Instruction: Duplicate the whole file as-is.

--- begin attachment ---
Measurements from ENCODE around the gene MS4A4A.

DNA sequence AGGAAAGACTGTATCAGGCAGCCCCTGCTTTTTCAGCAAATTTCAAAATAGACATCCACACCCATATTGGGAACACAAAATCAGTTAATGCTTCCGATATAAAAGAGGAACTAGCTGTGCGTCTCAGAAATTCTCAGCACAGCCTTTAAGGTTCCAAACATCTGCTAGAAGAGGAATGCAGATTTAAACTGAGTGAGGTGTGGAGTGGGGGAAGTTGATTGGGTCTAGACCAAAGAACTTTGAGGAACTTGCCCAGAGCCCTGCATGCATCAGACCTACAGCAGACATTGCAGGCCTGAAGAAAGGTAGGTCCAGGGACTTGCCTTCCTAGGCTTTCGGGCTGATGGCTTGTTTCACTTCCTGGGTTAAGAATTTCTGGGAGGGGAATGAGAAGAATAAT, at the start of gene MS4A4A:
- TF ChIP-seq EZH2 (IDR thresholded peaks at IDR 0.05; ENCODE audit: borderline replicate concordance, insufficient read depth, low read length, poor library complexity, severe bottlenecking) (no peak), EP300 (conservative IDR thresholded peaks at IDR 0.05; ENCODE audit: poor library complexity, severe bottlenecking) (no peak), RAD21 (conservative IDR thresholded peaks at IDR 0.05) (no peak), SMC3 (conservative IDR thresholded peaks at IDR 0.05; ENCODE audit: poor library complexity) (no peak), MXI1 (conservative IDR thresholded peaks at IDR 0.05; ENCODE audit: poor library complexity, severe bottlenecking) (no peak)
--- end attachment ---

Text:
Measurements from ENCODE around the gene MS4A4A.

DNA sequence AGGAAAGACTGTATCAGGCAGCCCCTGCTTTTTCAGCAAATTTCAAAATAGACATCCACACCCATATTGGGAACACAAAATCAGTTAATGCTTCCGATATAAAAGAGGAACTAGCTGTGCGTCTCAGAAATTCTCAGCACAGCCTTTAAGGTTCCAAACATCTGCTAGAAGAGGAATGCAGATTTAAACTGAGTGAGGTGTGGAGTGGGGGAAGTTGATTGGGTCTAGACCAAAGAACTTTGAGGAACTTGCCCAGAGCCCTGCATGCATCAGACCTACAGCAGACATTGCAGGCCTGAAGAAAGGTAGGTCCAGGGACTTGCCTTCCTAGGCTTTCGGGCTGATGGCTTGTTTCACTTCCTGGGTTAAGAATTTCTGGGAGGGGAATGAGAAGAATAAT, at the start of gene MS4A4A:
- TF ChIP-seq EZH2 (IDR thresholded peaks at IDR 0.05; ENCODE audit: borderline replicate concordance, insufficient read depth, low read length, poor library complexity, severe bottlenecking) (no peak), EP300 (conservative IDR thresholded peaks at IDR 0.05; ENCODE audit: poor library complexity, severe bottlenecking) (no peak), RAD21 (conservative IDR thresholded peaks at IDR 0.05) (no peak), SMC3 (conservative IDR thresholded peaks at IDR 0.05; ENCODE audit: poor library complexity) (no peak), MXI1 (conservative IDR thresholded peaks at IDR 0.05; ENCODE audit: poor library complexity, severe bottlenecking) (no peak)